An interesting new paper about the BRCA1 gene was published in the journal Nature last week (see here for a summary of the findings). The article is notable because it appears to offer some intriguing possibilities for relatively rapidly bringing even better genomic knowledge into cancer cases. In short, the article is focused on using a version of CRISPR to rapidly test the adverse impact of BRCA1 gene variants (until now the risk from many BRCA1 variants was undefined).
The project appears to have succeeded in providing clarity as to the interpretation of many different BRCA1 variants. In principle, the same methods could be applied to BRCA2, BAP1, TP53, and many of the other variants related to mesothelioma and ovarian cancer that we have been writing about. The testing could thus, in principle, provide more certainty to tell jurors and judges about the impact of a variant on an individual’s cancer risk (and hence provide evidence for a cause other than talc). The testing also could provide insights into mechanisms of action, which also could provide objective evidence that could be helpful to defense efforts.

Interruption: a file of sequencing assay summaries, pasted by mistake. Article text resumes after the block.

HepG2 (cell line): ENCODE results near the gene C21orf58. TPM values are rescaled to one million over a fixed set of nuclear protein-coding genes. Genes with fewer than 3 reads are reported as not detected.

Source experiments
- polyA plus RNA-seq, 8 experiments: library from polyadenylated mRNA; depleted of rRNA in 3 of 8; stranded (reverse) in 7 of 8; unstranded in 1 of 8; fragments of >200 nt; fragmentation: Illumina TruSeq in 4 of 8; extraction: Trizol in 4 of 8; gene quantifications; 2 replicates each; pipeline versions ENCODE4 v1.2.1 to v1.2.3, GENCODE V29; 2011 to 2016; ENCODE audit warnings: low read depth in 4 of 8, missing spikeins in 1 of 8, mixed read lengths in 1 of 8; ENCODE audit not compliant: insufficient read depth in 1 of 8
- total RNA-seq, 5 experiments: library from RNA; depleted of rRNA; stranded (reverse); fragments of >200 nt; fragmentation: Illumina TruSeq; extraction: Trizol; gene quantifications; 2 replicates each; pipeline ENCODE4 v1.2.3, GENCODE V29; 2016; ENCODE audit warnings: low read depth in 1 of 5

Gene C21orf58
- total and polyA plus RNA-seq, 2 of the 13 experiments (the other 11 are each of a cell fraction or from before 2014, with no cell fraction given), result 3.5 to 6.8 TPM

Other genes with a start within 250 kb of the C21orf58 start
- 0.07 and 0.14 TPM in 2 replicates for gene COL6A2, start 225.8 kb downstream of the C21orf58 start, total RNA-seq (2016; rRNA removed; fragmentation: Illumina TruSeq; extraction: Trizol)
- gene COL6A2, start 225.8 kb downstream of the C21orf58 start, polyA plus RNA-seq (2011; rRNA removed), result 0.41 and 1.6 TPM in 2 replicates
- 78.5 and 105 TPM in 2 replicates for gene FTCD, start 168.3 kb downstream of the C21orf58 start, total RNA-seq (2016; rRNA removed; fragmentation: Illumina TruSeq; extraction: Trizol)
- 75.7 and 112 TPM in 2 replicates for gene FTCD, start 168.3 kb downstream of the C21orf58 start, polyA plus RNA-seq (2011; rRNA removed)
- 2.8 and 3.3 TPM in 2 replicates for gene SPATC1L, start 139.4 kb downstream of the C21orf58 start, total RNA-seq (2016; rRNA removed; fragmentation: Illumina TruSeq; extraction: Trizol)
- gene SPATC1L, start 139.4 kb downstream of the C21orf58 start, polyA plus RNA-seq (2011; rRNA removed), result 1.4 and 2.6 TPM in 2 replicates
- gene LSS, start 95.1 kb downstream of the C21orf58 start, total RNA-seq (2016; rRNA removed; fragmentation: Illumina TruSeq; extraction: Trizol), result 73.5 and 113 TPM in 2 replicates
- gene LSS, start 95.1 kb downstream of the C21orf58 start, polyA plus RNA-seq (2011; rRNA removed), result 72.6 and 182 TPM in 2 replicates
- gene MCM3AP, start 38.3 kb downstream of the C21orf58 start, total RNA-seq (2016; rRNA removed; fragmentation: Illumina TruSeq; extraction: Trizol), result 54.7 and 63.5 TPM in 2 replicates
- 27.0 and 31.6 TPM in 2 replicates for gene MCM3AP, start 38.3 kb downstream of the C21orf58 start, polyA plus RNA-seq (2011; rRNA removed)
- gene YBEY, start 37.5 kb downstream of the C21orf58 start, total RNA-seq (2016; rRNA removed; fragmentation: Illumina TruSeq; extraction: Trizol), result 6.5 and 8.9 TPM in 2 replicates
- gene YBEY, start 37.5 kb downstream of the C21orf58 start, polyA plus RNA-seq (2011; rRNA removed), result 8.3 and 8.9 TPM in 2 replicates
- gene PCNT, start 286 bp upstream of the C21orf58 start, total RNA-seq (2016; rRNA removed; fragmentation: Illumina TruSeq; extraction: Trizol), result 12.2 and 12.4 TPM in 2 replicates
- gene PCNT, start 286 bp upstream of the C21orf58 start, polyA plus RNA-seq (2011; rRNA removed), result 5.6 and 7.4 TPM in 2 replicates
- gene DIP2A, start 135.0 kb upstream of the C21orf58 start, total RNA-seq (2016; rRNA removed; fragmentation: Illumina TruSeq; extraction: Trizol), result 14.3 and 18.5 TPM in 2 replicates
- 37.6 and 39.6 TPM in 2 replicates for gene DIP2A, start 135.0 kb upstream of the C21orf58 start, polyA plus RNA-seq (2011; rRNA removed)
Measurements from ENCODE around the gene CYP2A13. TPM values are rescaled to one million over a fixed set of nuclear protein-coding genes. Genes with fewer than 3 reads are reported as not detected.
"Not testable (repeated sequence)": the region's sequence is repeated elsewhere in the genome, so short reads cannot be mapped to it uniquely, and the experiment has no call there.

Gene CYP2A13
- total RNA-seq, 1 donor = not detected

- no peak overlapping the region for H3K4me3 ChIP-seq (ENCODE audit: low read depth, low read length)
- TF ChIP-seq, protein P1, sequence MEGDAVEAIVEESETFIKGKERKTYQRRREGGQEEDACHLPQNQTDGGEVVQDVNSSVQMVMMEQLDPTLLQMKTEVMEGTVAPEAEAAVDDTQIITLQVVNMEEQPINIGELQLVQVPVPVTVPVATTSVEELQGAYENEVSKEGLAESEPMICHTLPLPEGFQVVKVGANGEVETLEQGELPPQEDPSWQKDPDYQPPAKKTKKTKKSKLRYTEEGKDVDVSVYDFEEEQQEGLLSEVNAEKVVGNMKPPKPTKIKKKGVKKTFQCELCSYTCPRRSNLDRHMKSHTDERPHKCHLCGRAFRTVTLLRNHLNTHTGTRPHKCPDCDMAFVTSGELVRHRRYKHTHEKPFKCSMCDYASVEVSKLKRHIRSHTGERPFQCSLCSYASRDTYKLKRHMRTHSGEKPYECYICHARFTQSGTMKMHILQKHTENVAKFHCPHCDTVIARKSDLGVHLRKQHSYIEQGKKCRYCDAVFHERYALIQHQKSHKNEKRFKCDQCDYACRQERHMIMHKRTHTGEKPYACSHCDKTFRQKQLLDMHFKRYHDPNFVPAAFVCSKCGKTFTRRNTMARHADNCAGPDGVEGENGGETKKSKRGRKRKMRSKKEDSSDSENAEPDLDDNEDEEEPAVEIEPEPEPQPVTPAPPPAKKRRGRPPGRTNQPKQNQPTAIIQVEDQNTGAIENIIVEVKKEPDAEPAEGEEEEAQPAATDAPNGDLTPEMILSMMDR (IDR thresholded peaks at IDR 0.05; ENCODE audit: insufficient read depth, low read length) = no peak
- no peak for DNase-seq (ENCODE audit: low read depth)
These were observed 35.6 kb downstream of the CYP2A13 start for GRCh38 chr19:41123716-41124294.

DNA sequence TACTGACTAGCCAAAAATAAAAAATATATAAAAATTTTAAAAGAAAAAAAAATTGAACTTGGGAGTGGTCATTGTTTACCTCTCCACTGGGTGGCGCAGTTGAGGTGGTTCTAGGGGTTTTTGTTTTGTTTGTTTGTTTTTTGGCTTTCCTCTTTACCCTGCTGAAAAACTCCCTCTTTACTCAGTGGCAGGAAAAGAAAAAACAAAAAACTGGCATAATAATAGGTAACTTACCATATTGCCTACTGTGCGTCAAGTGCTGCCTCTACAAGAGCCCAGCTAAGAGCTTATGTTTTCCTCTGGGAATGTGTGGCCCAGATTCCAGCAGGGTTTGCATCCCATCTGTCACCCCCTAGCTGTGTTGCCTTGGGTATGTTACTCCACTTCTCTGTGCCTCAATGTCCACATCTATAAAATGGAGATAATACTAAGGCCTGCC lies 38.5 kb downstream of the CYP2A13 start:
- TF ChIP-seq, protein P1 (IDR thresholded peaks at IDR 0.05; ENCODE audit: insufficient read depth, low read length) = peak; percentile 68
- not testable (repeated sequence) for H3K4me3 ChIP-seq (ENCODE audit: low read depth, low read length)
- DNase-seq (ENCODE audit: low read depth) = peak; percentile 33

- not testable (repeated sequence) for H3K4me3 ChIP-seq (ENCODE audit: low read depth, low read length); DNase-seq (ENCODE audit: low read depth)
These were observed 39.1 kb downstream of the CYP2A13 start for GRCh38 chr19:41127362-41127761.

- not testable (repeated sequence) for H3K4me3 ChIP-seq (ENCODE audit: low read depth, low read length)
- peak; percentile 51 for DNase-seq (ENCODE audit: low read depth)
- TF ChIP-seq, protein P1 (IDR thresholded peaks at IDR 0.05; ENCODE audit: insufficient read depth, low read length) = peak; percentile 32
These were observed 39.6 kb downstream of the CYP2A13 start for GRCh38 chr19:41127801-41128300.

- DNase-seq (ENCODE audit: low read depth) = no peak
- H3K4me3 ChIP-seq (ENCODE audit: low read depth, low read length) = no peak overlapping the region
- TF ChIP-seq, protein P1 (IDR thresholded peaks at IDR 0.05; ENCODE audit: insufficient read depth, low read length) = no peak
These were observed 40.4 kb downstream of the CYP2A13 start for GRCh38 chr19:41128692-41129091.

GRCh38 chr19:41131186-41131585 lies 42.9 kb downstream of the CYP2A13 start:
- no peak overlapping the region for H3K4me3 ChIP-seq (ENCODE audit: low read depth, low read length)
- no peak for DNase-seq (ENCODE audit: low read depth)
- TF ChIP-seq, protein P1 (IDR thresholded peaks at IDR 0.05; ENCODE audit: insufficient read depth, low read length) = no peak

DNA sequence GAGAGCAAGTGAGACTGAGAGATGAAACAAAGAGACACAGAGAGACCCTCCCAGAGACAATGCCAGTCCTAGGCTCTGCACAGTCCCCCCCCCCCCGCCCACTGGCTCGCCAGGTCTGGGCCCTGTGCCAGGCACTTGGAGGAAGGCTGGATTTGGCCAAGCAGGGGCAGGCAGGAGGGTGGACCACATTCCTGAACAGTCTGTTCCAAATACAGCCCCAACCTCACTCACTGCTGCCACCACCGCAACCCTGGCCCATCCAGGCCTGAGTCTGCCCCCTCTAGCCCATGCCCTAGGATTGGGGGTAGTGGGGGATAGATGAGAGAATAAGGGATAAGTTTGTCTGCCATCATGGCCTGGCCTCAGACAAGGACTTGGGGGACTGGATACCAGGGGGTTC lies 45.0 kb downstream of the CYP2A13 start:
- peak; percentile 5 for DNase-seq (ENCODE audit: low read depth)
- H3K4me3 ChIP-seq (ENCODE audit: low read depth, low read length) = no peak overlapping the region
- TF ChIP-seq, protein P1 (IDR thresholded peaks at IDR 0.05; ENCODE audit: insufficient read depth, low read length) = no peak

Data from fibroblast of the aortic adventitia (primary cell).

In our view, the work reflected by this article provides yet another reason for litigators to look even more deeply into the use of genomics, and custom assays.
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